Colonial India for a post-colonial world: A review of the ROM’s latest photography exhibition

The scores of photographs in the newest exhibit at the Royal Ontario Museum (ROM) are all the more revealing because we know what happened in the century after they were captured. Between Princely India & the British Raj: The Photography of Raja Deen Dayal records nineteenth-century colonial India but tells a story that continues long after Victoria’s imperial rule.

Raja Deen Dayal was born in Sardhana, India in 1844. While working as a land survey photographer for the British colonial government in northern India, he became an expert in developing glass plate negatives and albumen prints. In a career that yielded 30,000 photos, Deen Dayal owned his own commercial studio, photographed princes and generals, was the official photographer to India’s richest man, and became the first Indian business owner to be awarded a Royal Warrant.india group

ROM senior curator Dr. Deepali Dewan credits Deen Dayal with almost singlehandedly creating the image popular image of the country that exists to this day. And certainly the India portrayed in Deen Dayal’s work will be familiar to anyone who knows their Rudyard Kipling. All the stock figures of romantic colonialism are present: maharajahs’ opulent palaces; toff-nosed diplomats riding elephants trains; dashing tiger hunters showing off their kill; the iron bridges of the Bombay to Calcutta railway. Turn one of the photos sideways, it seems, and Douglas Fairbanks and Gunga Din may fall out.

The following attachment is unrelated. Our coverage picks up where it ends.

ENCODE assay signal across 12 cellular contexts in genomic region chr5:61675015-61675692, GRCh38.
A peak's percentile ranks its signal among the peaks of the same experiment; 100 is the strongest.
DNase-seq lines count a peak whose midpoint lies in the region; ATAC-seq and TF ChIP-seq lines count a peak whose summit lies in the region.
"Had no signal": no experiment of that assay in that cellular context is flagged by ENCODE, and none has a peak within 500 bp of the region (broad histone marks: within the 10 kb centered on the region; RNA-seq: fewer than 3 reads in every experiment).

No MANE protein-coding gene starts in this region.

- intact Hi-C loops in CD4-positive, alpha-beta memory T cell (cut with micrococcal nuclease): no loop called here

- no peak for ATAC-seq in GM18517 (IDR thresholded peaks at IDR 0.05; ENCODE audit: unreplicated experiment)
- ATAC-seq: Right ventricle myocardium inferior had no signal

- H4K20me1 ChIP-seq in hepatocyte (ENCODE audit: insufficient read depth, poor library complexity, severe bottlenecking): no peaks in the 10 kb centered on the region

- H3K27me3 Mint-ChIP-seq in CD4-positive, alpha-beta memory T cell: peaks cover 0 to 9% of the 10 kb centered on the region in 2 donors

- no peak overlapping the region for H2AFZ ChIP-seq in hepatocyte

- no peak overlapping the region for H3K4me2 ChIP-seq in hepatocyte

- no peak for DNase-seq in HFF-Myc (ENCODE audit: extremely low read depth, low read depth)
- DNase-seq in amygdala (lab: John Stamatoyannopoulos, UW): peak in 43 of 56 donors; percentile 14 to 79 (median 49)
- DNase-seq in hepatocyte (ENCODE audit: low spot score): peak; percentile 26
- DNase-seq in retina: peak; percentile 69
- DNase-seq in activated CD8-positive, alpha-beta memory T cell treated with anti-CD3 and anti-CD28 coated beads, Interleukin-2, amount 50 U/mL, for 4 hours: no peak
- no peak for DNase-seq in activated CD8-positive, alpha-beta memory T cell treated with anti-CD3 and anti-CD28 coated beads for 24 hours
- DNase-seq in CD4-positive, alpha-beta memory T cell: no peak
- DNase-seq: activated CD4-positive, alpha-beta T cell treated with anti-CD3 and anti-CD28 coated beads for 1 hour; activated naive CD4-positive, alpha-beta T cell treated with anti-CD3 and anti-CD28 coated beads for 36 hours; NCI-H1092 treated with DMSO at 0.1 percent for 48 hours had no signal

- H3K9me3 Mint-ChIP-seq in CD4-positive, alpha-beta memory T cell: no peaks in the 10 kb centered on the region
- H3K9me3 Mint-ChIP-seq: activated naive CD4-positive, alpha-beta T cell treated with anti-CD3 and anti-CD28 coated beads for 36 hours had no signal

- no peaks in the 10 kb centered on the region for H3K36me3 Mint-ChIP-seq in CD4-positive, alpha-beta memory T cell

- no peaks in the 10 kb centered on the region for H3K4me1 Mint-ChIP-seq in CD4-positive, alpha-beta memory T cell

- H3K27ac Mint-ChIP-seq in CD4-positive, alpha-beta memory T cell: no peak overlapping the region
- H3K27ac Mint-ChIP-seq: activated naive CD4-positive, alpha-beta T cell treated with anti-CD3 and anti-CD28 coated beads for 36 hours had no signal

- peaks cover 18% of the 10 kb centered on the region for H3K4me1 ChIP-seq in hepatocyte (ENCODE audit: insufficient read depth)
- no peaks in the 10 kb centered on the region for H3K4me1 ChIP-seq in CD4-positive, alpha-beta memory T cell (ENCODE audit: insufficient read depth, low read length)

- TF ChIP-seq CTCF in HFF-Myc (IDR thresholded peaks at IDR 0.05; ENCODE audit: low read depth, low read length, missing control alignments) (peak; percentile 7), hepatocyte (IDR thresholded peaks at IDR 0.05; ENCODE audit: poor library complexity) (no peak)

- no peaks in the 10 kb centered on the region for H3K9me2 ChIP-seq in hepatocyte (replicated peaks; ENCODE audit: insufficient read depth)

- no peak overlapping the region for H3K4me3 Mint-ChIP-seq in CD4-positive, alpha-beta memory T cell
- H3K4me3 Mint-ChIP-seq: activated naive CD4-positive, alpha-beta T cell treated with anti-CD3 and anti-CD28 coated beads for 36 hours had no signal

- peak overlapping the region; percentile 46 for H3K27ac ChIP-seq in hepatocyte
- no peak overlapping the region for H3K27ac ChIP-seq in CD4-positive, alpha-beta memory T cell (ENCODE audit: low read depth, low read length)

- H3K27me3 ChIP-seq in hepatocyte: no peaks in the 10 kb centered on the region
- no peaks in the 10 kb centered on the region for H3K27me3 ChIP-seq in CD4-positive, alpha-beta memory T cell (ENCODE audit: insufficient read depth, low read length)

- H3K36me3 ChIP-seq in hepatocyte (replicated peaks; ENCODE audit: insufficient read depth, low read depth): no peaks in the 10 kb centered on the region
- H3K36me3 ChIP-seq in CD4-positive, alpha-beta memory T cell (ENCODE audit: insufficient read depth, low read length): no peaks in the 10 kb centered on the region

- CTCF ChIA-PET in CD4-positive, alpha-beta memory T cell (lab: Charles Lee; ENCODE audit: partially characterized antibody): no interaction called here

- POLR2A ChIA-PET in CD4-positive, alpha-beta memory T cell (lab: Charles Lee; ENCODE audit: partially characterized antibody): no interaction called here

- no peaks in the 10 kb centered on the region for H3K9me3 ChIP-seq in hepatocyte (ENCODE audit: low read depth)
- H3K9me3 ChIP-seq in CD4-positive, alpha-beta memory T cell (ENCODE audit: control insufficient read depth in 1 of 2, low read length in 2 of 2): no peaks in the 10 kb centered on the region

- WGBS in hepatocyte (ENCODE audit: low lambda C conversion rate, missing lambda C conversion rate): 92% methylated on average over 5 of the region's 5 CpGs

But the exhibition offers a look at another side of India as well. Deen Bayal’s studio work includes portraits of the burgeoning Indian merchant class, which was amassing more and more wealth and influence as the nineteenth century ended. The photojournalistic images in the collection depict victims of natural disaster, indentured labourers toiling at a quarry, orphans living in a primitive tent camp.

The evidence of massive wealth inequality between working Indians and their British governors, and the growing agency of the country’s middle classes, are poignant hints of the turbulent India yet to come. Fewer than 50 years after Deen Bayal’s death, India would be a self-governing state, split in two and embroiled in conflict but, at least officially “free” from colonial oppression.

Dewan and Dr. Deborah Hutton, the pair whose decade of research made this exhibition possible, also co-authored book, Raja Deen Dayal: Artist-Photogrpaher in Nineteenth-Century India, which became available to the public on May 9.

Between Princely India & the British Raj will be at the ROM until Jan. 12, 2014.

About the author

Peter Goffin

Peter Goffin is the Managing Editor of Chirograph.

By Peter Goffin